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Wendy Cohan: Peace, light & love from Montana

November 27, 2018

I grew up in Saltsburg, 40 miles from where a shooter murdered 11 people Oct. 27 in Squirrel Hill’s Tree of Life synagogue.

I attended United Methodist Church, and our town also supported a Lutheran, a Presbyterian church, a Pentecostal church, a Church of Christ and a Catholic church full of Polish and Italian immigrants. But, there wasn’t a synagogue for miles in any direction.

Now, I live in Missoula, Mont., which supports many of these same places of worship, along with an Episcopal church, the Open Way Mindfulness Center and the Har Shalom synagogue. We’re pretty big on interfaith collaboration in Missoula, so it was no surprise that in less than 24 hours, Rabbi Naomi Levy (Laurie Franklin) had organized a memorial for those 11 souls.

A few hours after absorbing the terrible news, I knew that I wanted to recognize these deaths, and to take some tangible action to push back the darkness, even though, despite my last name, I am not Jewish. It just felt, unequivocally, like the right thing to do.

In a driving rain, I pulled up to Har Shalom, an unremarkable square building, and hurried inside. The foyer was crowded -- with dozens of people, long tables full of information on social justice and immigrants’ rights, and an overflowing donation box for our local food pantry. I squeezed my way inside and found a seat.

Rabbi Laurie began the service with a song based on Isaiah 2:4: “Nation shall not raise sword against nation, nor shall they learn war ever again.”

True to the interfaith spirit in the room, she remarked that, “We meet today on Salish ground,” Missoula’s historical Native American tribal territory, and followed that up with a bold yet simple statement: “We are all one people.”

Together, this diverse collection of interfaith supporters stumbled through the Hebrew of “Limnot Yameinu” (from Psalm 91) led by Rabbi Laurie on her guitar, humming when we lost the words. The service proceeded quickly into its heart, the lighting of memorial candles by nine interfaith community leaders and two of their young children.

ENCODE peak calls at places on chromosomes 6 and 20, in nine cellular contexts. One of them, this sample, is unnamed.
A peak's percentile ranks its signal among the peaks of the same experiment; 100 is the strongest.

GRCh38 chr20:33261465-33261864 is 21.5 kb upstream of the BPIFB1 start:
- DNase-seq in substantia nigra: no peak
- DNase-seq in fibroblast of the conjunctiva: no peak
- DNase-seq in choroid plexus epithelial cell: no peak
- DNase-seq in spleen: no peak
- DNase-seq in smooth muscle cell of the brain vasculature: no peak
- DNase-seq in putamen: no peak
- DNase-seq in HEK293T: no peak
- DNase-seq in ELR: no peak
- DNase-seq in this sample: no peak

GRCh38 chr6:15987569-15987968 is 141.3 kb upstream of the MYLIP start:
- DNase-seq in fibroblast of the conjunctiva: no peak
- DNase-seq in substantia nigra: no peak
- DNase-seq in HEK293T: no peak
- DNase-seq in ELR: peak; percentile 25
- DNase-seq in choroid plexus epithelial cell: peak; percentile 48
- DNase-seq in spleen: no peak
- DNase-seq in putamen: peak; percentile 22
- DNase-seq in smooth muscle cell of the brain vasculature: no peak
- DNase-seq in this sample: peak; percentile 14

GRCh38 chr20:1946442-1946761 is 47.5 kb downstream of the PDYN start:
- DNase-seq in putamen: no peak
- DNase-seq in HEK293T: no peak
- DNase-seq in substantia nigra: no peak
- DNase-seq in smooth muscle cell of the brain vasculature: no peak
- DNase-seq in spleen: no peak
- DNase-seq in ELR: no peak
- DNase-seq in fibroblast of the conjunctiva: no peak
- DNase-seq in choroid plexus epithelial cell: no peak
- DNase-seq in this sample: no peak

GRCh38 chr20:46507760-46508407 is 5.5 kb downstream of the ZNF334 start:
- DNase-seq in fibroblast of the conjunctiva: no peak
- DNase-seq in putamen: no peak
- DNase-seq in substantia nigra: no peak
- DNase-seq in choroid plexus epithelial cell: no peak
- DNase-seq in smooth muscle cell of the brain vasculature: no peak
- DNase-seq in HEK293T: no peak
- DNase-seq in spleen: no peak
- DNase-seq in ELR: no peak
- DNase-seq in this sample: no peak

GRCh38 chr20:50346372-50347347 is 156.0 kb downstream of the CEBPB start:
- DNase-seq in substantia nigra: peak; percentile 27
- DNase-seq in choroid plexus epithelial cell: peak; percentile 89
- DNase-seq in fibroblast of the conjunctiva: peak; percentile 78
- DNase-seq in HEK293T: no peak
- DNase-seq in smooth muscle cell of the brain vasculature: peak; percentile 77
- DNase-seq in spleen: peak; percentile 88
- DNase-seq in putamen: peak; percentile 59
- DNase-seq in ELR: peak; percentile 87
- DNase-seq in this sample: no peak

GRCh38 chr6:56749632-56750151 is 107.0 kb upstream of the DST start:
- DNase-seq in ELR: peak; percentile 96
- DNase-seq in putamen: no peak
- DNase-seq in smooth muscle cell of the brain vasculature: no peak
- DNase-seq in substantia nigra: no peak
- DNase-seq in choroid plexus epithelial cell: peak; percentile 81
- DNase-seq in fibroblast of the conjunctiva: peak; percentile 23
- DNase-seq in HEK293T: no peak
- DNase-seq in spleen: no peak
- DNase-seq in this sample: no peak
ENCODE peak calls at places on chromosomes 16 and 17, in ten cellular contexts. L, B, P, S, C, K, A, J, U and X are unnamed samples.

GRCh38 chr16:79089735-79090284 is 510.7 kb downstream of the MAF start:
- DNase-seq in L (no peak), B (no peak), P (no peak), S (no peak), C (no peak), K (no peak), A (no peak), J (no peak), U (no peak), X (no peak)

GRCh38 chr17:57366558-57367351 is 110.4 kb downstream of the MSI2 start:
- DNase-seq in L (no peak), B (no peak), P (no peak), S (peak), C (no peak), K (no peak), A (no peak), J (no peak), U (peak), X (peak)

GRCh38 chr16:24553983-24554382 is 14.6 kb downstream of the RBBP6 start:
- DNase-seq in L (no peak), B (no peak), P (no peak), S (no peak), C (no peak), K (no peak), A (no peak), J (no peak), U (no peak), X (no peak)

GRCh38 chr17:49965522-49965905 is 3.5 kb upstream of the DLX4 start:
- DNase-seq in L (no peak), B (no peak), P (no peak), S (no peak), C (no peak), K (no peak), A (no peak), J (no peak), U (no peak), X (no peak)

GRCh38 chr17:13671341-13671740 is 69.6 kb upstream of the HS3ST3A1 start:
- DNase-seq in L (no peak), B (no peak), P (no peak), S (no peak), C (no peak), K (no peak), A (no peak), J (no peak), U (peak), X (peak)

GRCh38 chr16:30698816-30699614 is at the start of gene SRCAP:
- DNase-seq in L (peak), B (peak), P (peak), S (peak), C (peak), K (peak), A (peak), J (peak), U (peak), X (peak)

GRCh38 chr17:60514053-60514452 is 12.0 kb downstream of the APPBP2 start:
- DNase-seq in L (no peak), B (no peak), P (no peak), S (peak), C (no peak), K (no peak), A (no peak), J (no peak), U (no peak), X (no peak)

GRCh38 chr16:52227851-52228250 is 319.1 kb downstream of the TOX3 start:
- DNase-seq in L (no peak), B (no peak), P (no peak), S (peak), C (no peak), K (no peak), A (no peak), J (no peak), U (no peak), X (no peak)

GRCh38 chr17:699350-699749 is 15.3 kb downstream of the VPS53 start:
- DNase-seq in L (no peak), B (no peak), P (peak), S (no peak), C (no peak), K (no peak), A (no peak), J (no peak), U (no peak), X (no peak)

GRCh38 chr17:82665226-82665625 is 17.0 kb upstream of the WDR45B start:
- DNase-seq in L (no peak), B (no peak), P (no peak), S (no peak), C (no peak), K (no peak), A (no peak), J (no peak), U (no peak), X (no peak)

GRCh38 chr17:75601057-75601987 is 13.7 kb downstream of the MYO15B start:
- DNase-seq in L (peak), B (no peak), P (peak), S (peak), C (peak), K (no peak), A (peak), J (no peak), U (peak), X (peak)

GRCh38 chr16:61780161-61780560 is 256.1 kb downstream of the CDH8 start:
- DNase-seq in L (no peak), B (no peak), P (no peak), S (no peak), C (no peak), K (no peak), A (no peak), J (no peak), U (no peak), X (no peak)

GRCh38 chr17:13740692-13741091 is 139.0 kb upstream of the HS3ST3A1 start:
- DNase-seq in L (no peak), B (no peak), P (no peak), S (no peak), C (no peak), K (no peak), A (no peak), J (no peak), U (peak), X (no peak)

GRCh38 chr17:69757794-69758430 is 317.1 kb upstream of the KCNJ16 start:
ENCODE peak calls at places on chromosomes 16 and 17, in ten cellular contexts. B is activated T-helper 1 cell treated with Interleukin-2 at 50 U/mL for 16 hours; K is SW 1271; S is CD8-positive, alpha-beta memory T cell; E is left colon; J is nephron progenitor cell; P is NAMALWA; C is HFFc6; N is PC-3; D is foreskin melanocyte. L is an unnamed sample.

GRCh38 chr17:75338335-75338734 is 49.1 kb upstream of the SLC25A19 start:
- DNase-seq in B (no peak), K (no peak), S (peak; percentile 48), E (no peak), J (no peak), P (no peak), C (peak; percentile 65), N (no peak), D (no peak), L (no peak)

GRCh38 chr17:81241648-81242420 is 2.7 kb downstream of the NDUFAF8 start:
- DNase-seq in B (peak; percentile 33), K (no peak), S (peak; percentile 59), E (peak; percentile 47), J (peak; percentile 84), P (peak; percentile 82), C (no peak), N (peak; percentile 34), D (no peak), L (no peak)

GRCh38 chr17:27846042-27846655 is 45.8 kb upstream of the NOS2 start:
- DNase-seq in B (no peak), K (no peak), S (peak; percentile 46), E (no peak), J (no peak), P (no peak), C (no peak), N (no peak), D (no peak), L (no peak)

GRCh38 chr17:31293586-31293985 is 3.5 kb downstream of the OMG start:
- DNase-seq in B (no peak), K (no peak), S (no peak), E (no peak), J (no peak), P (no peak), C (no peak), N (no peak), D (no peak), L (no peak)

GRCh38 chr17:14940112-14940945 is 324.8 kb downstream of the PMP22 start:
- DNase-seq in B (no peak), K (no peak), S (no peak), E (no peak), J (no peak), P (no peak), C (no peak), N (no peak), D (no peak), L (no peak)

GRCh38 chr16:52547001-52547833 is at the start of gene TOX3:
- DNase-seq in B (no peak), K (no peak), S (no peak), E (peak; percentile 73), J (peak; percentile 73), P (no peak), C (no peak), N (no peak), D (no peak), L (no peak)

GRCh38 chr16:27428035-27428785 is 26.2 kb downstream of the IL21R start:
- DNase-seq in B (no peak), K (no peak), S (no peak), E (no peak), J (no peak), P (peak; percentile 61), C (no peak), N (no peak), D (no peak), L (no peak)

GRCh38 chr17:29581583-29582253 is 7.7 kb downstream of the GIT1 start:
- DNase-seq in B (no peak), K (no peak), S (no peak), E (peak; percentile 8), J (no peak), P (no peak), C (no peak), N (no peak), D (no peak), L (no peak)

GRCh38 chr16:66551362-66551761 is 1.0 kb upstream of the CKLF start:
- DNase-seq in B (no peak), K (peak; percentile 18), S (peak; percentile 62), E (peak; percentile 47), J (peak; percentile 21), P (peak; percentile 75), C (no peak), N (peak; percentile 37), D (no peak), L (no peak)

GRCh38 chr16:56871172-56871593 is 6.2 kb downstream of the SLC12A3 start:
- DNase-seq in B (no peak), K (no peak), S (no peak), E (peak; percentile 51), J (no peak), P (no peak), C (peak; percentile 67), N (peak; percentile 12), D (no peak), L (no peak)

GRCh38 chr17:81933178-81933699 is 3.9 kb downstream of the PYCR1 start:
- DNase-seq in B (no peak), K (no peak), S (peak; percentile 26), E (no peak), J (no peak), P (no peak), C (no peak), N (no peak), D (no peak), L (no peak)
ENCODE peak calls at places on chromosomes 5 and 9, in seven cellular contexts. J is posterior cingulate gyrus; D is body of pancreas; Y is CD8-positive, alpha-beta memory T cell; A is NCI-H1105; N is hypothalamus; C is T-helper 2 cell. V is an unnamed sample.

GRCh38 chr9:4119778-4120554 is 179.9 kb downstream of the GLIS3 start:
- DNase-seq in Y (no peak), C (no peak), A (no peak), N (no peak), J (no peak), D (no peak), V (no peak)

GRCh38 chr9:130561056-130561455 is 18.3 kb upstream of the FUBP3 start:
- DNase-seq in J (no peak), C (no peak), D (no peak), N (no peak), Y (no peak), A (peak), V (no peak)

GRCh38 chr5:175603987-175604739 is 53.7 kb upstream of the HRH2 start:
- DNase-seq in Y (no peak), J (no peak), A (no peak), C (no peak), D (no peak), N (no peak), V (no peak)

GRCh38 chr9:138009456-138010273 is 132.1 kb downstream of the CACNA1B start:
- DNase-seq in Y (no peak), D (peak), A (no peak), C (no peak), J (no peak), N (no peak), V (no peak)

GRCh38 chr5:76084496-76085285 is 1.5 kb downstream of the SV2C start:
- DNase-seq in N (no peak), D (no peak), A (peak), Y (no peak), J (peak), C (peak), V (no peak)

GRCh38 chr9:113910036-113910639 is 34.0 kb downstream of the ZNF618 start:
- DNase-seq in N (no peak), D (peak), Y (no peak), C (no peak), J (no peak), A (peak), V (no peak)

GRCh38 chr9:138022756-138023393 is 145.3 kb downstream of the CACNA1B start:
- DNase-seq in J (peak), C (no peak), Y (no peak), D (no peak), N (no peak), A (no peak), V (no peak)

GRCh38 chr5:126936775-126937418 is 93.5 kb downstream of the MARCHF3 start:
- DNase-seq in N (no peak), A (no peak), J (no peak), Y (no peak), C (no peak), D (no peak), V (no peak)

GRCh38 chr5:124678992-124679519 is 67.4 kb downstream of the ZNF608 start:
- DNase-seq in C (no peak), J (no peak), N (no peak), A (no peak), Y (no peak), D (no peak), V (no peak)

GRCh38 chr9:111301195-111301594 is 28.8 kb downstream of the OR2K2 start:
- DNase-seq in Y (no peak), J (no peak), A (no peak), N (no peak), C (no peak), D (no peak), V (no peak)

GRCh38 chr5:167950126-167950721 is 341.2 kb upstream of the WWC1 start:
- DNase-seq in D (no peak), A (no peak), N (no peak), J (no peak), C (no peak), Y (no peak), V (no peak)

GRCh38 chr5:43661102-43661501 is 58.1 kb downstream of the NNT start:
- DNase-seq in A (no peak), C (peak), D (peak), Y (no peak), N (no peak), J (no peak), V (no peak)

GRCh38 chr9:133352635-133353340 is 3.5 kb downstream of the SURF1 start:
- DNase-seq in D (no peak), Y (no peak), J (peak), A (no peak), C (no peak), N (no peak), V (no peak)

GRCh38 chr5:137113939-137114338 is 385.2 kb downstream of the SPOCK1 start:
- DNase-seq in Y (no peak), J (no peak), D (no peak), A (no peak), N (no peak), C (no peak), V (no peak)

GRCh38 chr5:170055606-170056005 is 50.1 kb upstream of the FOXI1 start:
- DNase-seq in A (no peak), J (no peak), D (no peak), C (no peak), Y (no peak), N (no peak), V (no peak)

Eleven people, 11 candles, 11 prayers for the dead. When the candles were lit, filling the space with warm, golden light, we spoke together the names of the dead. I made it past brothers Cecil and David Rosenthal and as far as Sylvan Simon, age 86, but started to weep as I read the name of his wife, Bernice, age 84. The two were married in the Tree of Life synagogue. In 1965, Sylvan reportedly held the heavy door open for Bernice, and the two still held hands during services.

In the Jewish tradition, congregants say the Kaddish prayers for loved ones who have passed to show that they continue to praise God even as they mourn their loss. In this small synagogue in a small town in the Rocky Mountains, we were far from Pittsburgh. But, as Rabbi Laurie asked, simply, “How can we not say Kaddish?”

The Kaddish chosen for the service was written by Marge Piercy, and it contains the following passage: “Look around us, search above us, below, behind. We stand in a great web of being joined together. Let us praise, let us love the life we are lent.”

Words of peace, light, fear, and darkness were spoken throughout the service, but the word mentioned or perhaps invoked most often was love.

Rabbi Laurie concluded with the song “Od Yavo Shalom Aleinu” by Mosh Ben Ari, featuring the lyrics “Od yavo shalom aleinu ve’al kulam” -- “Peace will come upon us, yet, and upon everyone.”

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